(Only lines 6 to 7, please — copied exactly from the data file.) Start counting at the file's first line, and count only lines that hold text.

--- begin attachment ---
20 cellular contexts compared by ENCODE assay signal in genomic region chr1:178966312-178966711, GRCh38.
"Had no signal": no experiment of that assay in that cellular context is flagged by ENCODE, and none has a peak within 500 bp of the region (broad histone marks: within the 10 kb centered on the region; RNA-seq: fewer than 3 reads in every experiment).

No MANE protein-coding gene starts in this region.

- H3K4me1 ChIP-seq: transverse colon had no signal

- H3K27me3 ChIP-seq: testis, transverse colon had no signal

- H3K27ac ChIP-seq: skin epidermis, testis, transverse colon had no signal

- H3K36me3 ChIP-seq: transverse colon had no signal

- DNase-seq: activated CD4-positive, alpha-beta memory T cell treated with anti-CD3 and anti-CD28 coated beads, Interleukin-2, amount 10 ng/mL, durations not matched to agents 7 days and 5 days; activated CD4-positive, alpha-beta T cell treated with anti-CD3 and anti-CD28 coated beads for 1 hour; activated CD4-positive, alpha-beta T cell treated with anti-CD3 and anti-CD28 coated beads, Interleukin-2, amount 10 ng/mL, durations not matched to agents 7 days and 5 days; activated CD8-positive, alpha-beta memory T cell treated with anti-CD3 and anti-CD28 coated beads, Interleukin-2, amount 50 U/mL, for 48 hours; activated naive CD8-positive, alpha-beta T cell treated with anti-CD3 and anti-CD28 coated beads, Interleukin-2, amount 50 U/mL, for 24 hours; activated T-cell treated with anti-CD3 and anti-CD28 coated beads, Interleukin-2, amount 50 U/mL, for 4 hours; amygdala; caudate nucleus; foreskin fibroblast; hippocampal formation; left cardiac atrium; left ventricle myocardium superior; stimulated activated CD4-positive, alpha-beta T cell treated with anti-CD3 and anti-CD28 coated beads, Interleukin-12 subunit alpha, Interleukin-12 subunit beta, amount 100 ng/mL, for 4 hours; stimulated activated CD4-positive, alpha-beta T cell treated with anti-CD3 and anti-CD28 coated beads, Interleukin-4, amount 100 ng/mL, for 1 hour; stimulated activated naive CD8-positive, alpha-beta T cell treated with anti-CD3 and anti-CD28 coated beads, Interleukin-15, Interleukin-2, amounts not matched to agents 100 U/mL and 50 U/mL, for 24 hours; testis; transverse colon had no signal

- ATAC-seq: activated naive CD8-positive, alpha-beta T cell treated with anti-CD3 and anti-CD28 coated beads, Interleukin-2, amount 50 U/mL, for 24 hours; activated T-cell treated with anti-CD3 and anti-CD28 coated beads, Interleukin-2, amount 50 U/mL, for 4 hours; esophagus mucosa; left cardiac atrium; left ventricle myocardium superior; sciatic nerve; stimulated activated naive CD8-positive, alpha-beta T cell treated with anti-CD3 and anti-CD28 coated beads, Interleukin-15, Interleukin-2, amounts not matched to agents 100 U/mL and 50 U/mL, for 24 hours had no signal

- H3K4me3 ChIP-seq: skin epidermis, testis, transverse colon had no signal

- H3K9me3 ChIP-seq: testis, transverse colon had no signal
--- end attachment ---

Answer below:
- H3K27ac ChIP-seq: skin epidermis, testis, transverse colon had no signal

- H3K36me3 ChIP-seq: transverse colon had no signal